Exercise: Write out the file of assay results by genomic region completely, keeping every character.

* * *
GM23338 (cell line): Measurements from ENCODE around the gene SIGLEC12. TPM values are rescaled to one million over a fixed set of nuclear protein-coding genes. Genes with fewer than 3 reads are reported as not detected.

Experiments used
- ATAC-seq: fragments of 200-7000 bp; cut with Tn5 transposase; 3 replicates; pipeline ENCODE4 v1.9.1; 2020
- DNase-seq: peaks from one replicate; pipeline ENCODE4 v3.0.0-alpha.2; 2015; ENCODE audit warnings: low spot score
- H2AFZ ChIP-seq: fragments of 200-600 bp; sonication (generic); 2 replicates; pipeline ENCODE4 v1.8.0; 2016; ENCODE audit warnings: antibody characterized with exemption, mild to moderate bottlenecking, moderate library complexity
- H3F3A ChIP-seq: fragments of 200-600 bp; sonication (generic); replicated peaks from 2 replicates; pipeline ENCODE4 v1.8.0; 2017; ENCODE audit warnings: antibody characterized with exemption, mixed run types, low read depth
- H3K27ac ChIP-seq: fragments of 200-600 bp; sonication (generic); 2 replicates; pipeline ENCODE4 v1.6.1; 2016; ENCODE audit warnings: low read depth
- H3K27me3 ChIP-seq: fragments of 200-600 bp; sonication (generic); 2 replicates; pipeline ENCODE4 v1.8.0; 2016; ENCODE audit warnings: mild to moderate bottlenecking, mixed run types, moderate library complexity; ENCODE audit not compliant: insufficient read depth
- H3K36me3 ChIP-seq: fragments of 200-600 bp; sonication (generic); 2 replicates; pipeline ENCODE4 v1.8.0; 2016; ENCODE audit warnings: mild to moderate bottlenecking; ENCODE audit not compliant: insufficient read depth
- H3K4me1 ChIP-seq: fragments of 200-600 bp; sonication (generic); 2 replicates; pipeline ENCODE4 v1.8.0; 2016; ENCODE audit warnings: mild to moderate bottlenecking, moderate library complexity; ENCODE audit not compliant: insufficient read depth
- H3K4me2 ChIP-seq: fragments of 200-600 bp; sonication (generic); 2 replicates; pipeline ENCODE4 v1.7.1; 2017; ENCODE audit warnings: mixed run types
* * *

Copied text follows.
GM23338 (cell line): Measurements from ENCODE around the gene SIGLEC12. TPM values are rescaled to one million over a fixed set of nuclear protein-coding genes. Genes with fewer than 3 reads are reported as not detected.

Experiments used
- ATAC-seq: fragments of 200-7000 bp; cut with Tn5 transposase; 3 replicates; pipeline ENCODE4 v1.9.1; 2020
- DNase-seq: peaks from one replicate; pipeline ENCODE4 v3.0.0-alpha.2; 2015; ENCODE audit warnings: low spot score
- H2AFZ ChIP-seq: fragments of 200-600 bp; sonication (generic); 2 replicates; pipeline ENCODE4 v1.8.0; 2016; ENCODE audit warnings: antibody characterized with exemption, mild to moderate bottlenecking, moderate library complexity
- H3F3A ChIP-seq: fragments of 200-600 bp; sonication (generic); replicated peaks from 2 replicates; pipeline ENCODE4 v1.8.0; 2017; ENCODE audit warnings: antibody characterized with exemption, mixed run types, low read depth
- H3K27ac ChIP-seq: fragments of 200-600 bp; sonication (generic); 2 replicates; pipeline ENCODE4 v1.6.1; 2016; ENCODE audit warnings: low read depth
- H3K27me3 ChIP-seq: fragments of 200-600 bp; sonication (generic); 2 replicates; pipeline ENCODE4 v1.8.0; 2016; ENCODE audit warnings: mild to moderate bottlenecking, mixed run types, moderate library complexity; ENCODE audit not compliant: insufficient read depth
- H3K36me3 ChIP-seq: fragments of 200-600 bp; sonication (generic); 2 replicates; pipeline ENCODE4 v1.8.0; 2016; ENCODE audit warnings: mild to moderate bottlenecking; ENCODE audit not compliant: insufficient read depth
- H3K4me1 ChIP-seq: fragments of 200-600 bp; sonication (generic); 2 replicates; pipeline ENCODE4 v1.8.0; 2016; ENCODE audit warnings: mild to moderate bottlenecking, moderate library complexity; ENCODE audit not compliant: insufficient read depth
- H3K4me2 ChIP-seq: fragments of 200-600 bp; sonication (generic); 2 replicates; pipeline ENCODE4 v1.7.1; 2017; ENCODE audit warnings: mixed run types